Example of CNN architecture. The input is a 33 × 33 grid with eight predictors (T, qυ, u, and υ at the surface and 850 hPa). (a),(b) Predictors: heat maps are θw, and gray lines are wind barbs, from the ERA5 reanalysis. Dark blue circles are warm fronts, and light blue triangles are cold fronts, from the WPC bulletins. (c) Feature maps produced by the first convolutional layer, after activation and batch normalization. Red values are positive; blue values are negative. (d) Feature maps produced by the first pooling layer. (e) Feature maps produced by the third convolutional layer. (f) Feature maps produced by the second pooling layer. The flattening layer transforms maps from the last pooling layer into a vector of length 4608 (8 × 8 × 72), and the dense layers transform this vector into representations of exponentially decreasing length (4608 → 399 → 35 → 3), terminating with the prediction vector. The prediction vector contains probabilities of the three classes: no front, warm front, and cold front.

Citation: Journal of Climate 33, 15; 10.1175/JCLI-D-19-0680.1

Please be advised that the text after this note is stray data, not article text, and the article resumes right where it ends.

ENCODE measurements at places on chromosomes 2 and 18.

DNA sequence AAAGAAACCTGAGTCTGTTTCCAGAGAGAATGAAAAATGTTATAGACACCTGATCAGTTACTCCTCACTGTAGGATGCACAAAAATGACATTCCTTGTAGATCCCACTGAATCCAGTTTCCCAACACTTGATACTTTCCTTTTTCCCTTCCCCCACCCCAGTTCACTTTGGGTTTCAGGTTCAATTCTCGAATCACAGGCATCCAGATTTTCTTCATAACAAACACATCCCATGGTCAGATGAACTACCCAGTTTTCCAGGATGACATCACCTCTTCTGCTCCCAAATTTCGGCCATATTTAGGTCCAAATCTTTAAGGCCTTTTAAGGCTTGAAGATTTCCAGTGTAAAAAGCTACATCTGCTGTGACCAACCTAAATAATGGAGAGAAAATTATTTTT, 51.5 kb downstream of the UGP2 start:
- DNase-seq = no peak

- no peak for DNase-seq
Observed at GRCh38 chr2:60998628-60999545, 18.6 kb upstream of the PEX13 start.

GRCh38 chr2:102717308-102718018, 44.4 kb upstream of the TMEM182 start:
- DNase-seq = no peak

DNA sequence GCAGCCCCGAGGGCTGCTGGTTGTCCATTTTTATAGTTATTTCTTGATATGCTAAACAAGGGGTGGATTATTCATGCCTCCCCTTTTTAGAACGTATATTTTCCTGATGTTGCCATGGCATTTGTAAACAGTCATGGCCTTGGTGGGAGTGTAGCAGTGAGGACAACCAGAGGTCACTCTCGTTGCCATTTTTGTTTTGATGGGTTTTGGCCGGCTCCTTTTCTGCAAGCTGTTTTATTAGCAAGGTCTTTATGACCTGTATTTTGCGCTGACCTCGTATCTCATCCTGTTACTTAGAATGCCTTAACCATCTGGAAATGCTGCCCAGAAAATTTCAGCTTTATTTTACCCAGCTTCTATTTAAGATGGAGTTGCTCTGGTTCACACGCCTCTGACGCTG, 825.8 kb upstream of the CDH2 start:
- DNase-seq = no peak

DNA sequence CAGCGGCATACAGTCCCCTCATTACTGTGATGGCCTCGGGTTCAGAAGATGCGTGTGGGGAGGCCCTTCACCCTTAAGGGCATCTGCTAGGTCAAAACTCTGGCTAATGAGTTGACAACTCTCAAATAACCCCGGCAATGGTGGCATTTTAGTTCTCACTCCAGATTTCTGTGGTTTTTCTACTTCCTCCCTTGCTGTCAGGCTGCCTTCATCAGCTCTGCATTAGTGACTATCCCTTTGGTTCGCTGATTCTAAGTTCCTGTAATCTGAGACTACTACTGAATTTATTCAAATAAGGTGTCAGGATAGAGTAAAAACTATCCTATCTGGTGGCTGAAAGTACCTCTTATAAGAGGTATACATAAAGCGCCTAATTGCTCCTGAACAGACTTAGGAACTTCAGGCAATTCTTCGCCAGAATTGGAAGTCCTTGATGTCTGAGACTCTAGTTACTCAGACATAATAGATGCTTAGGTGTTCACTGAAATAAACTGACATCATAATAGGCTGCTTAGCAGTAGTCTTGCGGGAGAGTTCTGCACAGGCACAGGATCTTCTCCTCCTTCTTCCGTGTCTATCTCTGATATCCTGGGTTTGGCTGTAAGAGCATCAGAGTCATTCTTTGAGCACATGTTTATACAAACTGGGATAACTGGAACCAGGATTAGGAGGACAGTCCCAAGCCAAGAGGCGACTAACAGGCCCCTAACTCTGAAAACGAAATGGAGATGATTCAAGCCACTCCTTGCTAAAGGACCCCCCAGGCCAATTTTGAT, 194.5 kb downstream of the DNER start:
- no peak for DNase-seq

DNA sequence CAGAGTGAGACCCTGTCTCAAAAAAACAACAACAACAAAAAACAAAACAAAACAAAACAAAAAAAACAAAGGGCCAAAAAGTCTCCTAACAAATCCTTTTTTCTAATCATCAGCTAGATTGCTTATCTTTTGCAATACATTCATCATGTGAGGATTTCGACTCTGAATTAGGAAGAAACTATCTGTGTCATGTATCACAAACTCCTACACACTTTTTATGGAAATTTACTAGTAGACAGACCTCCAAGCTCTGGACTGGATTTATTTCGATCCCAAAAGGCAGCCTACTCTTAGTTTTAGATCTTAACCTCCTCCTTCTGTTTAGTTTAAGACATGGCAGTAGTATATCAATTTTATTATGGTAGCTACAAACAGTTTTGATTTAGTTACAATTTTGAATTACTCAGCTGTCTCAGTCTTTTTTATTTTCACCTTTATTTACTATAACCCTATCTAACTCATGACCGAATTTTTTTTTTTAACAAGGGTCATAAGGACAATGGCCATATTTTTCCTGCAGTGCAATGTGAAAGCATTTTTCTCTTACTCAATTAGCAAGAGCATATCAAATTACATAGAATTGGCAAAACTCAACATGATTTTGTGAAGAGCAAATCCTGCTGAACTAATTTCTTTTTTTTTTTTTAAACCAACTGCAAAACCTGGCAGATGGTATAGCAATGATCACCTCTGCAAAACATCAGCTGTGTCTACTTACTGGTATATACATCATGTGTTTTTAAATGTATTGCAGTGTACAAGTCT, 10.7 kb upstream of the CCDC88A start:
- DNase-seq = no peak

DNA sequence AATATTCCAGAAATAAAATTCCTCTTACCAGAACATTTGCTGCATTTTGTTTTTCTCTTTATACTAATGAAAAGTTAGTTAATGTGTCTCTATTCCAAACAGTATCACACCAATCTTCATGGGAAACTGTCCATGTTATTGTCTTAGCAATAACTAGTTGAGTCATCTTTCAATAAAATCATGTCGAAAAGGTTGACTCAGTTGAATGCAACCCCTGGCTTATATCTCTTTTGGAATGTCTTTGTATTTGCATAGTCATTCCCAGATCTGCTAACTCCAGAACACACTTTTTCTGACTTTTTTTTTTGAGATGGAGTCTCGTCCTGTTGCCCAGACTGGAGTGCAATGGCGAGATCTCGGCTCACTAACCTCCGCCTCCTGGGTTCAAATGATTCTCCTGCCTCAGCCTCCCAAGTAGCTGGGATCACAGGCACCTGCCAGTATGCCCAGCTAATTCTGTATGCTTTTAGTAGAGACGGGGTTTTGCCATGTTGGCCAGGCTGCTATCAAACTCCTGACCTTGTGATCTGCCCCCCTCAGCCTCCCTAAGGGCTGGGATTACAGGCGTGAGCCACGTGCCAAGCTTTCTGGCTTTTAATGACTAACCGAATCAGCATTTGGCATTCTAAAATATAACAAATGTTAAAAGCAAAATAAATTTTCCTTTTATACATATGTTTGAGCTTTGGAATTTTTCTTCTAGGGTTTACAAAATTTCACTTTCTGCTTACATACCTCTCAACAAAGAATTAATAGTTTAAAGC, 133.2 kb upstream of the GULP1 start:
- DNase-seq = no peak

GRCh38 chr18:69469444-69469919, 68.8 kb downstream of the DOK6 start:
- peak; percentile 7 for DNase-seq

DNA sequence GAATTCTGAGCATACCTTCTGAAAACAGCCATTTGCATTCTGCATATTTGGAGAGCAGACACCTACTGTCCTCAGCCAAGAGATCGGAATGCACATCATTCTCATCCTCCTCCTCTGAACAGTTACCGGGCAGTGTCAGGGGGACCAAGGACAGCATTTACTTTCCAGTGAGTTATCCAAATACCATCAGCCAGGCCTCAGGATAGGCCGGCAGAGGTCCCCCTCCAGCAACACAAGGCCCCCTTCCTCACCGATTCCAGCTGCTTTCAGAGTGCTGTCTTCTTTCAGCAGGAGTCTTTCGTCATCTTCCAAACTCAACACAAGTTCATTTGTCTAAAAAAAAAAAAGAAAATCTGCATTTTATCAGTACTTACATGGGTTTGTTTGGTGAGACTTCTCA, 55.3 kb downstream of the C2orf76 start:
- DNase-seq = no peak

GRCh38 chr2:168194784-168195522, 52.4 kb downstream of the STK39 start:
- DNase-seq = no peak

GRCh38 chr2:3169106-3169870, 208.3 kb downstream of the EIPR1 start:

A convolutional layer uses convolutional filters to transform the input maps. Convolutional filters have been used in image-processing for decades to perform operations such as blurring, sharpening, and edge detection (Shapiro and Stockman 2000, chapter 5). In these applications the filter weights are fixed, but in a CNN they are learned over time. Convolutional layers generally increase the number of channels, which increases the number of abstractions that can be subsequently leveraged for prediction. For example, in Fig. 2, the input maps have eight channels (all weather variables) and feature maps produced by the first convolutional layer have 36 channels, each a transformation of the eight original channels. Convolution is a spatial and multivariate operation, so it is performed over all spatial dimensions and all channels at the same time. Thus, each channel after the input layer contains information from all eight original weather variables.